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Rise of the Public Authority: Statebuilding and Economic Development in Twentieth-Century America

by Gail Radford University of Chicago Press
Pub Date:
08/2013
ISBN:
9780226037721
Format:
Pbk 232 pages
Price:
AU$66.00 NZ$68.70
Product Status: Not Our Publication - we no longer distribute
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In the late nineteenth century, public officials throughout the United States began to experiment with new methods of managing their local economies and meeting the infrastructure needs of a newly urban, industrial nation. And Acirc; Stymied by legal barriers, they created a new class of quasi-public agencies called public authorities. Today these entities operate at all levels of government, and range from tiny operations like the Springfield Parking Authority in Massachusetts, which runs thirteen parking lots and garages, to mammoth enterprises like the Tennessee Valley Authority, with nearly twelve billion dollars in revenues each year. In The Rise of the Public Authority, Gail Radford recounts the history of these inscrutable government corporations, examining the ways they were established and the unprecedented powers that they have exercised over the last hundred years. Radford has mapped this institutional terra incognita, giving readers a grand tour of these institutions and the way that they operate, making a substantial contribution to our understanding of these pervasive but elusive mechanisms and acirc;and their implications for American political development.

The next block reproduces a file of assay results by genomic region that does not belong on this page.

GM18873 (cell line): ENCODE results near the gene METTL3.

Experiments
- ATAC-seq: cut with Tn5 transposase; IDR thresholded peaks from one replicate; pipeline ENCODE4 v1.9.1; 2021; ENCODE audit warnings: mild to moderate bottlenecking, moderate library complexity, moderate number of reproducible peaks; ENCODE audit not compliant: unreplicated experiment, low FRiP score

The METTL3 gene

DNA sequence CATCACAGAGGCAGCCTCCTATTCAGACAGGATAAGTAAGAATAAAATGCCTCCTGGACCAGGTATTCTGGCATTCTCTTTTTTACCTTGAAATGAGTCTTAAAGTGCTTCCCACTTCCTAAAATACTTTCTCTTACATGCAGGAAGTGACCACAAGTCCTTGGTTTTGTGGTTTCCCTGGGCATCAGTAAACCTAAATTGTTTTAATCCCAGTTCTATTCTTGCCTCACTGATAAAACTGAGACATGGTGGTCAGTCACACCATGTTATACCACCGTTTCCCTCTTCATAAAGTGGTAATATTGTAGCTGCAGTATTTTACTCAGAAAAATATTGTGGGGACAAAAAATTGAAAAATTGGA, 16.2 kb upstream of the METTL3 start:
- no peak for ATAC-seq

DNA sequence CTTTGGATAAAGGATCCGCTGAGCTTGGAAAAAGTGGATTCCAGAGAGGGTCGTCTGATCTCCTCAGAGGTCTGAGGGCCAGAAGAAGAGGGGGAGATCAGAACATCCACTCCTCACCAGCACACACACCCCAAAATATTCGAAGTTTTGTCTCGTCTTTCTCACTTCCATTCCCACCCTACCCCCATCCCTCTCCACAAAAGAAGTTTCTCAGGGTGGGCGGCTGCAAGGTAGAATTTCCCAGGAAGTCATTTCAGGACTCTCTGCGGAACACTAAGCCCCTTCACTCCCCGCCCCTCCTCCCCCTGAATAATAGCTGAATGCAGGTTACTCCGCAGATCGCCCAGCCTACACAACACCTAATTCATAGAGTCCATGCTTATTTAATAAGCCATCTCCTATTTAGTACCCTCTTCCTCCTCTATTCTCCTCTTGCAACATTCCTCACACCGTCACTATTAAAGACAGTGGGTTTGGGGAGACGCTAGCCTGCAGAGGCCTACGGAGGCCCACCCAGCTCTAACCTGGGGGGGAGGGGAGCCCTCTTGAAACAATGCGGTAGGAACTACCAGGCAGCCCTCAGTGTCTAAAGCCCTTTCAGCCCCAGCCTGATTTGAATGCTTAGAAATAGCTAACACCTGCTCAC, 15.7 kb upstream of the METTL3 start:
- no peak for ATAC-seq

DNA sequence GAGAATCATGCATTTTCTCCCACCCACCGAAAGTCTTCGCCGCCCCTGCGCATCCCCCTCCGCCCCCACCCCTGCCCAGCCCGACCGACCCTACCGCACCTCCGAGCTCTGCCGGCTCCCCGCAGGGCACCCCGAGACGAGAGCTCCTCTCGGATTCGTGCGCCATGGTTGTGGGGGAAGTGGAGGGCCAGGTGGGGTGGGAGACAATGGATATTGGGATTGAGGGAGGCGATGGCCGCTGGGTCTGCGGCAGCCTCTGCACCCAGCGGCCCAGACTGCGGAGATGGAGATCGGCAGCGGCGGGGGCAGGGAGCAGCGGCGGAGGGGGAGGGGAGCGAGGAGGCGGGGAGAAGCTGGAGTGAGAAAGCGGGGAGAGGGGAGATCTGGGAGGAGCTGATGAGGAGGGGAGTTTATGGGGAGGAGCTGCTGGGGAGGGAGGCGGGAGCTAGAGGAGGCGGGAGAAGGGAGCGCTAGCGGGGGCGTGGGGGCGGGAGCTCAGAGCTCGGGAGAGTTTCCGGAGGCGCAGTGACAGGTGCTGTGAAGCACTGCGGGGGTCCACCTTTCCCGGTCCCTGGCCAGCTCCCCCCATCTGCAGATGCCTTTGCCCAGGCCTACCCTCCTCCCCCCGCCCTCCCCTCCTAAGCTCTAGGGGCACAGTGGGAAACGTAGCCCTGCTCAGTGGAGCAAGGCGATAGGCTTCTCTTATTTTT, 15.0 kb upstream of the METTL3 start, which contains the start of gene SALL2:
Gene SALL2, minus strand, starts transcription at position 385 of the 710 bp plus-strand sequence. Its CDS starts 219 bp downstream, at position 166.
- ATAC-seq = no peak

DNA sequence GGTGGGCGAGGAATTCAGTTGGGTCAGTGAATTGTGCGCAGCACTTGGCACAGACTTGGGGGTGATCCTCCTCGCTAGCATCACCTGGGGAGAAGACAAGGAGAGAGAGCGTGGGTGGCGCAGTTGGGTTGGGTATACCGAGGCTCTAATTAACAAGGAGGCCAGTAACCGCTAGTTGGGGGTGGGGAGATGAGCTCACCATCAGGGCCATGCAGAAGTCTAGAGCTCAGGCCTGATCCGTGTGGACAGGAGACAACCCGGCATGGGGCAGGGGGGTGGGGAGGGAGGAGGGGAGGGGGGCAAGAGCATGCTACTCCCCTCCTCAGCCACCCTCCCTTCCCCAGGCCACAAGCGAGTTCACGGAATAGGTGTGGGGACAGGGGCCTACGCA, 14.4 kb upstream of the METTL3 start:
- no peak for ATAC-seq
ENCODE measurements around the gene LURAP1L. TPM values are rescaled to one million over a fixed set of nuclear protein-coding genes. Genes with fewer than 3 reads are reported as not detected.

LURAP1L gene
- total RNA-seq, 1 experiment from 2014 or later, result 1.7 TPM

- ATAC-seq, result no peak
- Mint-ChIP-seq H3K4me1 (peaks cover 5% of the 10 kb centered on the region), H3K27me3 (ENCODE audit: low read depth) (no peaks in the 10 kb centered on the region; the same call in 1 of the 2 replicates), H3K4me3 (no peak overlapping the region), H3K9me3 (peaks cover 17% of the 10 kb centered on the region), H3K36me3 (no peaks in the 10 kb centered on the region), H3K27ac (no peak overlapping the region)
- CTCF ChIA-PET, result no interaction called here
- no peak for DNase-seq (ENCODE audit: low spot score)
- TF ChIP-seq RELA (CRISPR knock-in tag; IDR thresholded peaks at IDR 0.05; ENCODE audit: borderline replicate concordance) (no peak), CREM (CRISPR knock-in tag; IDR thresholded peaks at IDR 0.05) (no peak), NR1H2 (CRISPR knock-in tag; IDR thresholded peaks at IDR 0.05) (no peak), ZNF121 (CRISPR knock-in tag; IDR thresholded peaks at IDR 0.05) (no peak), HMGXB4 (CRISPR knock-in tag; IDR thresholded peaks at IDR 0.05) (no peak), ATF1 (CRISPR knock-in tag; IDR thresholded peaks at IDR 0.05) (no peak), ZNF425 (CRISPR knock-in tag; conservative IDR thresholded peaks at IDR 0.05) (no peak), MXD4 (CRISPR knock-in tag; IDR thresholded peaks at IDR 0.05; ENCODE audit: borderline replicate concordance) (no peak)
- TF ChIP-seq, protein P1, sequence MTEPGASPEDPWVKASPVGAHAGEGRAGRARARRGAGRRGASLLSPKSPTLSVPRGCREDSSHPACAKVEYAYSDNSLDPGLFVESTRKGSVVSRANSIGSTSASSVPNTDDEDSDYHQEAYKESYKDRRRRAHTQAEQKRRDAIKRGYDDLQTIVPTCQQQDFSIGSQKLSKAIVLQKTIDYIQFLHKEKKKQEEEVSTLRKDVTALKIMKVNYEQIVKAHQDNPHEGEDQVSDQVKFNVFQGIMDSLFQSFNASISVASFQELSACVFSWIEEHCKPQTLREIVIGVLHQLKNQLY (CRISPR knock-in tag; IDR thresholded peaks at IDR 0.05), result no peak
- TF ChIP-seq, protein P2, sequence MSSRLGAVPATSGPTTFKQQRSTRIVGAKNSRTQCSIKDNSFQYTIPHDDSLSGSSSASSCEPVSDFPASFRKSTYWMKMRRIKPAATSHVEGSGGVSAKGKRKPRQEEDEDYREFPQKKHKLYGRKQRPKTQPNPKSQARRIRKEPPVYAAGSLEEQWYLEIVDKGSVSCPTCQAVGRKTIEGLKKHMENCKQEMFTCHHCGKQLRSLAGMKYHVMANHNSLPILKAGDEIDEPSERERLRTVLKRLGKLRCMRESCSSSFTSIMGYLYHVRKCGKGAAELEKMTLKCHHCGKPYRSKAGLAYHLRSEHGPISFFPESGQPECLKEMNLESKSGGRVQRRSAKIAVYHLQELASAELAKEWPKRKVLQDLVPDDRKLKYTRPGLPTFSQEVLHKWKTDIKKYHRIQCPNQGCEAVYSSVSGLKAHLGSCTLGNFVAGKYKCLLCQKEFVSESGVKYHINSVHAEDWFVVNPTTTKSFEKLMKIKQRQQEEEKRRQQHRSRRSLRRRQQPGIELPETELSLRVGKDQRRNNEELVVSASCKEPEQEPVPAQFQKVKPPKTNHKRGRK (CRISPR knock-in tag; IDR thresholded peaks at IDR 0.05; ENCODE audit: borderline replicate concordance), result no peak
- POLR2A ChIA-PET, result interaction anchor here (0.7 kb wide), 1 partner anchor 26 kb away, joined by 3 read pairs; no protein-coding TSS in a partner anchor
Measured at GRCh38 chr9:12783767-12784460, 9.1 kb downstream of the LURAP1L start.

AcknowledgmentsIntroduction1. The Campaign for a Federal Fleet Corporation2. The Creation of the Federal Land Banks3. Municipalities Struggle to Meet New Needs4. The Truncated Career of Autonomous Federal Agencies5. The Federal Government Promotes Public Authorities6. Public Authorities since the Second World WarEpilogue. The Future of Public AuthoritiesAppendix. Federal Corporate AgenciesNotesIndex

''Gail Radford has performed a great service here, deftly situating the first comprehensive history of this sprawling but underappreciated aspect of American governance within broader narratives of modern US history. And as she explores the histories of agencies like the Federal Land Bank and the Buffalo Sewer Authority, her prose absolutely crackles - this is a real page-turner!'' (Derek Hoff, Kansas State University)''
Gail Radford isAassociate professor of history at the University at Buffalo.